Aging can seriously affect driving skills

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DRIVE SAFELY: Medical check-ups and eye tests can ensure you keep your licence.

AS part of the series, we answer some common driving questions and keep you updated on the latest driving and road news kindly provided by members of the Guardia Civil based in Torrevieja, Costa Blanca, who set up the N332 website and Facebook page to help break down barriers.

AS we all get older, our body gets older and all too often without us realising that gradual changes have been made including reduced vision, limited mobility, tremors and muscle spasms. All of these are natural age-related signs the body is slowing down, but they can affect the way you drive and have fatal consequences when mixed with road accidents.

In the event of being involved in an accident, the Guardia Civil traffic department has the authority to withdraw your licence at the roadside if they feel your health and status is a contributing factor in the accident. As a result, you may need to have medical proof to resolve the issue and regain your licence.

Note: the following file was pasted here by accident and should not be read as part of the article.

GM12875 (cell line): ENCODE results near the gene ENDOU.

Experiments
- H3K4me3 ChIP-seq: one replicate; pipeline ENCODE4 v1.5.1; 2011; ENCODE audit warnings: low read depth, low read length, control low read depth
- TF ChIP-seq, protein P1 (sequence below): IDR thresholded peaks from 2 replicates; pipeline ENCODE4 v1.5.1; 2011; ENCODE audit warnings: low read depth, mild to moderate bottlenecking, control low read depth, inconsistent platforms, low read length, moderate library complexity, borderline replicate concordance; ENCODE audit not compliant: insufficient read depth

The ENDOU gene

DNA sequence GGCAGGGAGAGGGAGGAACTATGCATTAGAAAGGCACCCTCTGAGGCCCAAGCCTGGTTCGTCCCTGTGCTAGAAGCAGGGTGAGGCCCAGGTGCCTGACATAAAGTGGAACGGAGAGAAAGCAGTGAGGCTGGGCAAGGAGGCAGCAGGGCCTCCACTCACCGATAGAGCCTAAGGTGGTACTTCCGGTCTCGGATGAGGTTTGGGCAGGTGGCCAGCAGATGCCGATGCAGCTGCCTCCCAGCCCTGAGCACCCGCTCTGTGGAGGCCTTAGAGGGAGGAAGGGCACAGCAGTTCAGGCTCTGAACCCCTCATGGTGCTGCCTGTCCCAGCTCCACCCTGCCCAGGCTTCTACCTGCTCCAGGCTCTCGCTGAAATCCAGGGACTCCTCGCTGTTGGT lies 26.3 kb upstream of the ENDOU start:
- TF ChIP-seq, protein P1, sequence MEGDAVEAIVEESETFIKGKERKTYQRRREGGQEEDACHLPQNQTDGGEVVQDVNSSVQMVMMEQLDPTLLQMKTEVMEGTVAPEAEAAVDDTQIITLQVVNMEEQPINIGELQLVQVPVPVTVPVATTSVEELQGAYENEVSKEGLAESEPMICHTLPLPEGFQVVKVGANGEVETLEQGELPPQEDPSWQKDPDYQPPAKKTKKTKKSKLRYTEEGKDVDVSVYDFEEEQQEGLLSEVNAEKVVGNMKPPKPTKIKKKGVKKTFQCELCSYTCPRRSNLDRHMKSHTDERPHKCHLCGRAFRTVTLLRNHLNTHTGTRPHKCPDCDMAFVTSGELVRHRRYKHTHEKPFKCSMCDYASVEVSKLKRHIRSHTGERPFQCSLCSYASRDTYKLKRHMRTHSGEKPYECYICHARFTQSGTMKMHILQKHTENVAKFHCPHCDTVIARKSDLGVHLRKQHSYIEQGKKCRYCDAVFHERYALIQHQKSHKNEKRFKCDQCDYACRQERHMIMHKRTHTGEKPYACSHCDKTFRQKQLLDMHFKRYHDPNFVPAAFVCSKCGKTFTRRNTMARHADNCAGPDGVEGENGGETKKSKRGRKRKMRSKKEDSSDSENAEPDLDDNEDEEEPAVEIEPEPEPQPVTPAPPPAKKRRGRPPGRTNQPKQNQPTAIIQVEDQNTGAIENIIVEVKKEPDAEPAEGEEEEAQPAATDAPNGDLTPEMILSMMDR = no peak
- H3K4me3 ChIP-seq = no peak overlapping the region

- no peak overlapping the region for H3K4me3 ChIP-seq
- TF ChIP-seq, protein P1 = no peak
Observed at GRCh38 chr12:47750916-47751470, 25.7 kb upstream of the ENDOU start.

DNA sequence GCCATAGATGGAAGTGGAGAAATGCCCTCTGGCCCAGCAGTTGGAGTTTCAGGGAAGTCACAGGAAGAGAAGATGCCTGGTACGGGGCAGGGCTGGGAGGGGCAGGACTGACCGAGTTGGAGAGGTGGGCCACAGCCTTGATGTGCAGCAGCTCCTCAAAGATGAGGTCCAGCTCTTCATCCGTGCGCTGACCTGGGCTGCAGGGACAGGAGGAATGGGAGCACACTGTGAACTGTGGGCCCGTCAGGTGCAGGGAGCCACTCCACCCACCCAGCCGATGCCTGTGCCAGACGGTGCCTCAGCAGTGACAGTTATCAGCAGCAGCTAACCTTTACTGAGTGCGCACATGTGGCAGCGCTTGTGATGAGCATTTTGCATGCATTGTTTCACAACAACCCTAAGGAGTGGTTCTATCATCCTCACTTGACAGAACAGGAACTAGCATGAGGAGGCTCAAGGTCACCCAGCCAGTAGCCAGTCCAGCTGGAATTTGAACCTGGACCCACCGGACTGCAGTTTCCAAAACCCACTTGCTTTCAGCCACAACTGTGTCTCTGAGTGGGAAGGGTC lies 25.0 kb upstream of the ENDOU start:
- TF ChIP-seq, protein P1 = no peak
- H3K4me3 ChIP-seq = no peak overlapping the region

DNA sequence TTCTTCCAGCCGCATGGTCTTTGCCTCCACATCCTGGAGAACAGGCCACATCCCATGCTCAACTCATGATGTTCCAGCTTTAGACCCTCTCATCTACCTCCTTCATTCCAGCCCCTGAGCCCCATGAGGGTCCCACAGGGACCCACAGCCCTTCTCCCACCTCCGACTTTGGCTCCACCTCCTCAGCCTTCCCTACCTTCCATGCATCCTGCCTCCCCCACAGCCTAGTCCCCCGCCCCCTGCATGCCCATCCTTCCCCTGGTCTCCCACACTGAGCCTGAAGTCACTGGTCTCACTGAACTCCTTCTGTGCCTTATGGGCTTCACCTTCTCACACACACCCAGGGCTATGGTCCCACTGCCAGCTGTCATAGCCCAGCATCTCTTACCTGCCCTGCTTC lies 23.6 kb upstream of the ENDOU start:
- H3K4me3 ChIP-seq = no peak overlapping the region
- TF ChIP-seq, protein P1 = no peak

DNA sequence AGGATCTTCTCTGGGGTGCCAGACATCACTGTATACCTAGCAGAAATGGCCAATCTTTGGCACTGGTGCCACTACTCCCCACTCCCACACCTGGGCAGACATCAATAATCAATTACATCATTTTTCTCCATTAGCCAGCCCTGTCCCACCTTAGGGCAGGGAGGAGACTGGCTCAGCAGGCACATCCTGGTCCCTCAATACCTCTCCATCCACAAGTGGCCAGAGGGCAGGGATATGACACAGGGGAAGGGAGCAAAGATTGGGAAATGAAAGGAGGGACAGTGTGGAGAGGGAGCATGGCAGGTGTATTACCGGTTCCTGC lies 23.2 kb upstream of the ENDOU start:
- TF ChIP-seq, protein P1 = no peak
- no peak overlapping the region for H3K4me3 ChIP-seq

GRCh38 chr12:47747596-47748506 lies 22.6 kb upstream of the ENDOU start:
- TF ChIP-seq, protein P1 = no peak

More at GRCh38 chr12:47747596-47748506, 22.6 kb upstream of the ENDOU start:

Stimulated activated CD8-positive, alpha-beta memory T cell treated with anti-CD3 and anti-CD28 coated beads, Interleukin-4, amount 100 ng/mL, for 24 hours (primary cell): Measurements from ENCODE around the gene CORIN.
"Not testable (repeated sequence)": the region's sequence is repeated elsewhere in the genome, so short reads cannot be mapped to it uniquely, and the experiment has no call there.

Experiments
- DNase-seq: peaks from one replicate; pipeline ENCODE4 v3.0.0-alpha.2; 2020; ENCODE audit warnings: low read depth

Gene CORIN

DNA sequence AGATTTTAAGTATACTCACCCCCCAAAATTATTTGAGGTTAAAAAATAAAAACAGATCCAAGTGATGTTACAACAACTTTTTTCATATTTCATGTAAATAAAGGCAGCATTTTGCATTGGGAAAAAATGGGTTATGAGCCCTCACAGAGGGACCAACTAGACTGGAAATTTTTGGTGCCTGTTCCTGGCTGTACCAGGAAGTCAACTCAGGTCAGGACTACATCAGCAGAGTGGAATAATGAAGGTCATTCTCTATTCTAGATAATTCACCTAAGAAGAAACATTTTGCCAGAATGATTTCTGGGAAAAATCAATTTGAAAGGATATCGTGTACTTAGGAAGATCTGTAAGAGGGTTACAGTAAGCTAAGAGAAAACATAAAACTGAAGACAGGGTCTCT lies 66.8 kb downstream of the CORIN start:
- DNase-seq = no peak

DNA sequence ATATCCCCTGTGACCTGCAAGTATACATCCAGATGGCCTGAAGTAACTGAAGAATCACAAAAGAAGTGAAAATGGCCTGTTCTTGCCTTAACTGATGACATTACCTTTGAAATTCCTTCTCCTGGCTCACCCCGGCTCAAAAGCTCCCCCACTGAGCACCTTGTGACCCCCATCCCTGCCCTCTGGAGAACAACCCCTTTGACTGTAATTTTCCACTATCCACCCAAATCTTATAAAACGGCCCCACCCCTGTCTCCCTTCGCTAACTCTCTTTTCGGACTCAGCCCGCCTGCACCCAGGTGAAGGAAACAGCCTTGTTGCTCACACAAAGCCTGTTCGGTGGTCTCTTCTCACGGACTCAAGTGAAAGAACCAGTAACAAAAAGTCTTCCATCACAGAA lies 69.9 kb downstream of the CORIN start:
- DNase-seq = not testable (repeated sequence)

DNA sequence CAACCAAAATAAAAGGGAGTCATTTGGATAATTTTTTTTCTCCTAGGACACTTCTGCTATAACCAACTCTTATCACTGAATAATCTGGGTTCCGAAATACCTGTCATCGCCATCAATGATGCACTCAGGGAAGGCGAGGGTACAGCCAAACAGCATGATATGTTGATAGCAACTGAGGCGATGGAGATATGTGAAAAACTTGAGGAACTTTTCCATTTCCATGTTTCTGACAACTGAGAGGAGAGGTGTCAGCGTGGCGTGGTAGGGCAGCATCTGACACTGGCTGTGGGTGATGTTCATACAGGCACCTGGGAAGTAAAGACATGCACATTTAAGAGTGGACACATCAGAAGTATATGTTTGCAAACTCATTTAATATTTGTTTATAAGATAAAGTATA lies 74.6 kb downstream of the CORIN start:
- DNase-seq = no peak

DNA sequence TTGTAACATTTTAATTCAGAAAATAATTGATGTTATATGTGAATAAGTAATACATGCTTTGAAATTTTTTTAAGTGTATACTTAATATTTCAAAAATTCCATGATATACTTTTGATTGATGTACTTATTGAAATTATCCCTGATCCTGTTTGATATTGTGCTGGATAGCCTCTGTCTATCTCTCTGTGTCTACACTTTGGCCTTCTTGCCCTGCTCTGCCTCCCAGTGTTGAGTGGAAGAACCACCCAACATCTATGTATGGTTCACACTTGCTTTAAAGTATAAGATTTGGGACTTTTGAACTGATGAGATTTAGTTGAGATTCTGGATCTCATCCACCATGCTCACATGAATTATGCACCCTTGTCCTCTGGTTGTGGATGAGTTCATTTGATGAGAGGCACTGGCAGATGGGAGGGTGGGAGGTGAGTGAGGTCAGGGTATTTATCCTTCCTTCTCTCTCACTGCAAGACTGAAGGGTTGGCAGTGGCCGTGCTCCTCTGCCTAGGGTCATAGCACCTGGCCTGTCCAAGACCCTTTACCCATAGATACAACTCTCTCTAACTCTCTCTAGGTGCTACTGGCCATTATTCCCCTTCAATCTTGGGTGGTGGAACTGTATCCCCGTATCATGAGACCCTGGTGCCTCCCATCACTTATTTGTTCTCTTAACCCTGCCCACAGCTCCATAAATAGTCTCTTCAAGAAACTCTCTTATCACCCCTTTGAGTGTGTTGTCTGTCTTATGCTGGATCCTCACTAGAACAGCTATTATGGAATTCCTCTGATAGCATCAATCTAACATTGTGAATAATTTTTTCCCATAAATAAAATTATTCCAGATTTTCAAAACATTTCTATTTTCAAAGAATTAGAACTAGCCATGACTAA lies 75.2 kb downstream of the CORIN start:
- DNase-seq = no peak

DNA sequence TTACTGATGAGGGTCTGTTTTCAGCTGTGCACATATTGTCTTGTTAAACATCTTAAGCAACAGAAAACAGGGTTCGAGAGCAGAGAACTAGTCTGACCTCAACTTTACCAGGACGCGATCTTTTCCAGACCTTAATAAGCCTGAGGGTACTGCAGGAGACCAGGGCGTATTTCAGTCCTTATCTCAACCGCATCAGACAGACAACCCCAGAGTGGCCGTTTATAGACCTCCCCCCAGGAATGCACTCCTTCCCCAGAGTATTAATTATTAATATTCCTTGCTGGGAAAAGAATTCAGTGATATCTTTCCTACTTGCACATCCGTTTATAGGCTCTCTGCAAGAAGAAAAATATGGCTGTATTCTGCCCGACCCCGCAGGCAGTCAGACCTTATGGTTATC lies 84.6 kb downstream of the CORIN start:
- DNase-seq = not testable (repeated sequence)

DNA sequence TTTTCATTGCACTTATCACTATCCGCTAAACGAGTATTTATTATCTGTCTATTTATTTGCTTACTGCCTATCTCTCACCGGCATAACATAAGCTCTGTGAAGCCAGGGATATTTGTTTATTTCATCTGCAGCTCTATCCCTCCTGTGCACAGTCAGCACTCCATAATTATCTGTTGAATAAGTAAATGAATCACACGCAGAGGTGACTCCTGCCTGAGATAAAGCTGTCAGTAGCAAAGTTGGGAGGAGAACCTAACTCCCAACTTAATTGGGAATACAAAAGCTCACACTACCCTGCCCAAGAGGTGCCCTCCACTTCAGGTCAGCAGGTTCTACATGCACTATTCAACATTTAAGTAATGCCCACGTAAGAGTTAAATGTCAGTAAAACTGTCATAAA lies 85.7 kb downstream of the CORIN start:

In 2015, in the Ourense area of Spain, some 45 drivers had their licences withdrawn that year on suspicion of being unfit to drive on medical grounds. Most of those drivers have given up driving altogether, whilst others have taken to obtaining a certificate to prove they are able to drive by carrying out a fitness course and test. Three of those drivers failed.

During your medical check ups with the doctor or optician, it is vital that you mention that you are a driver so they can monitor your ability and the consequences of any treatments and conditions to ensure you remain fit to drive.

 

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